“Property rights are a fundamental piece in the working of capital markets. Without them economies do not function properly, yet property rights are often misdefined, leading to issues and frictions. Blockchain technology offers a new way to design and transact property rights. Initiatives, such as the GSMI, are moving the needle in the direction of change as we seek to develop taxonomy and processes crucial to the functioning of capital markets.”

Miami University Farmer School of Business

Oxford, Ohio
Dr. Arthur Carvalho

Dr. Arthur Carvalho

Dinesh & Ila Paliwal Innovation Chair; Assistant Professor of Information Systems & Analytics

“One of my missions as a professor is to help students pursue meaningful experiential learning activities outside the classroom. The GBBC GSMI fellows program provides just that opportunity. The potential to shape blockchain-related policies and practices by working side-by-side with leaders from industry and academia will be of tremendous professional and personal value to my students. As the fellows share their acquired knowledge with others at Miami University, we ensure we are all collectively providing cutting-edge education on blockchain technology.”

Portland State University

Portland, Oregon
Dr. Stanton Heister

Dr. Stanton Heister

Sr. Instructor of Management; Co-Director, Business Blockchain Certificate Program

Dr. Kristi Yuthas

Dr. Kristi Yuthas

Cameron Professor of Accounting; Founder, Business Blockchain Certificate Program

“Portland State University is proud to partner with GBBC and to assist with their GSMI. Portland State’s Blockchain Certificate program, focused on educating business professionals, produces students who understand blockchain and its importance in a broad range of industries and jurisdictions. Standards are essential to adoption of blockchain solutions and GBBC is playing an important role in documenting and supporting the advancement of standards with their mapping initiative. PSU’s blockchain students understand the importance of this global project and will be assisting in this effort over the next several months. We want to thank Sandra Ro and her team for the opportunity!”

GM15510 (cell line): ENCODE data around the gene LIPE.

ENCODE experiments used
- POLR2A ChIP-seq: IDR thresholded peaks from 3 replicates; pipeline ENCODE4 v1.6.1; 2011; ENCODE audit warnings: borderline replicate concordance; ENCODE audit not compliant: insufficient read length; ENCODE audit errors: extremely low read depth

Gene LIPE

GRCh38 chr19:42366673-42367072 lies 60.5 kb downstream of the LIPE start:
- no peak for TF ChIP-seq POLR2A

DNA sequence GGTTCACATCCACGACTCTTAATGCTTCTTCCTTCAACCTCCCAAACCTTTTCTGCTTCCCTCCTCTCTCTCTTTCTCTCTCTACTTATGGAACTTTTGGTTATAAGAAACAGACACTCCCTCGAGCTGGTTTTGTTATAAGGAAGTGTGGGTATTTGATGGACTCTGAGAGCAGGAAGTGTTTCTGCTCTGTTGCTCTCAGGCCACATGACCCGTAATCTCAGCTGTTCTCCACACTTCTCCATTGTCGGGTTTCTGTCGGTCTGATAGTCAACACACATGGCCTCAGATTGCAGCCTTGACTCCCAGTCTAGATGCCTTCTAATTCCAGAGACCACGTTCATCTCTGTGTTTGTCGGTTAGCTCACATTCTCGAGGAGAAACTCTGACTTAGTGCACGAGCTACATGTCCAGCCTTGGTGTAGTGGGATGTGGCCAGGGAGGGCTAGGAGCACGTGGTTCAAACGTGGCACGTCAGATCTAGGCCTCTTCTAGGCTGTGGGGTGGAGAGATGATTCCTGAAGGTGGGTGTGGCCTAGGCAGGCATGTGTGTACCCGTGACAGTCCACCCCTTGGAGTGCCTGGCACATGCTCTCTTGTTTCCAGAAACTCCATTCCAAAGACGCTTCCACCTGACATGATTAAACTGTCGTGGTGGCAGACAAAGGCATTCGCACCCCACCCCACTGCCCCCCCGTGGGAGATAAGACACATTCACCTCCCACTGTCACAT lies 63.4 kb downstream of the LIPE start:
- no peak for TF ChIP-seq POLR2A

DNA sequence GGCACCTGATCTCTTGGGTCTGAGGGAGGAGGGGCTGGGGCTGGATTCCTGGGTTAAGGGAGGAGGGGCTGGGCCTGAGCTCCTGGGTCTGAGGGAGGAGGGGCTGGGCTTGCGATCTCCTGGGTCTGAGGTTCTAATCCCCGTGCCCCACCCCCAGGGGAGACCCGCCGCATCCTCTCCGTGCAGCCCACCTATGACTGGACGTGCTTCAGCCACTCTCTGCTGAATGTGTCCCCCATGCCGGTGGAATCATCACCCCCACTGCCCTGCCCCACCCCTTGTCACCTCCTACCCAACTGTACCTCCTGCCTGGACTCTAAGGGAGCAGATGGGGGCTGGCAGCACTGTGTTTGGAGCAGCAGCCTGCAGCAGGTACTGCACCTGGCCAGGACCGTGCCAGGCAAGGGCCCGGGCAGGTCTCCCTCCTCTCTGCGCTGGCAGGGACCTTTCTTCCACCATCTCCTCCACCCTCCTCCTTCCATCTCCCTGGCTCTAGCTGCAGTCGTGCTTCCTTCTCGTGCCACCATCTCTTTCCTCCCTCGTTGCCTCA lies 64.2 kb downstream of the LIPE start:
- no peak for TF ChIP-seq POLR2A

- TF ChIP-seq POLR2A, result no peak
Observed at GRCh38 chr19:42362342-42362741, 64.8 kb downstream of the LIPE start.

Singapore Management University School of Law

Singapore
Professor Locknie Hsu

Professor Locknie Hsu

Professor of Law

“The GSMI Fellows Program offers an important opportunity for SMU law students to participate in blockchain technology-related mapping and research work, in collaboration with students in other countries. It allows them to step outside the “legal silo” to better appreciate different dimensions of technology applications and of policy-making, complementing what they learn in the courses which I run, including Law & Digital Commerce and Contract Law.”

University of Bahrain

Zallaq, Bahrain
Dr. Aisha Bushager

Dr. Aisha Bushager

Chairperson of Computer Engineering Department

“The University of Bahrain is one of the first universities to have issued digital certificates anchored to a blockchain. As such, our students have experienced first-hand the advantages of blockchain-based solutions in creating secure, tamper-proof systems for the verification and recording of critically important records and data. As a leader and pioneer of blockchain in the MENA region, the University of Bahrain is proud to partner with the GBBC on the GSMI, providing some of exceptional scholars the opportunity to contribute to the advancement of blockchain and digital asset standards globally.”

University of Dundee

Dundee, Scotland
Dr. Mohd Hwaidi

Dr. Mohd Hwaidi

Lecturer in Law

“As a world leading research university transforming people lives, the University of Dundee is proud to work with the GBBC in its fellowship programme for Global Standards Mapping Initiative (GSMI). It is the first global initiative to map regulations in all jurisdictions that regulate blockchain technology in digital assets and financial markets. Such a mapping is crucial for enabling an effective global discourse and we envision it as the cornerstone for any future comparative study in the law of blockchain and finance. The work done by those on the fellowship will enhance the ability of policy makers to adapt the most effective regulations and in turn, transform lives.”

University of Wyoming Center for Blockchain and Digital Innovation

Laramie, Wyoming
Professor Steven Lupien

Professor Steven Lupien

Director and Professor, University of Wyoming Center for Blockchain & Digital Innovation

“Wyoming is a pioneer state known for firsts. In recent years, the state passed groundbreaking legislation to create a regulatory environment to foster blockchain application growth and diversify the economy. To aid this effort and train the upcoming workforce, the University of Wyoming is launching a new Center for Blockchain and Digital Innovation…”This tech is going to fundamentally change the way businesses and consumers operate in the future, very much like the internet did,” says Steven Lupien, an adjunct professor of finance and director of the new UW center.”

(Source: University of Wyoming)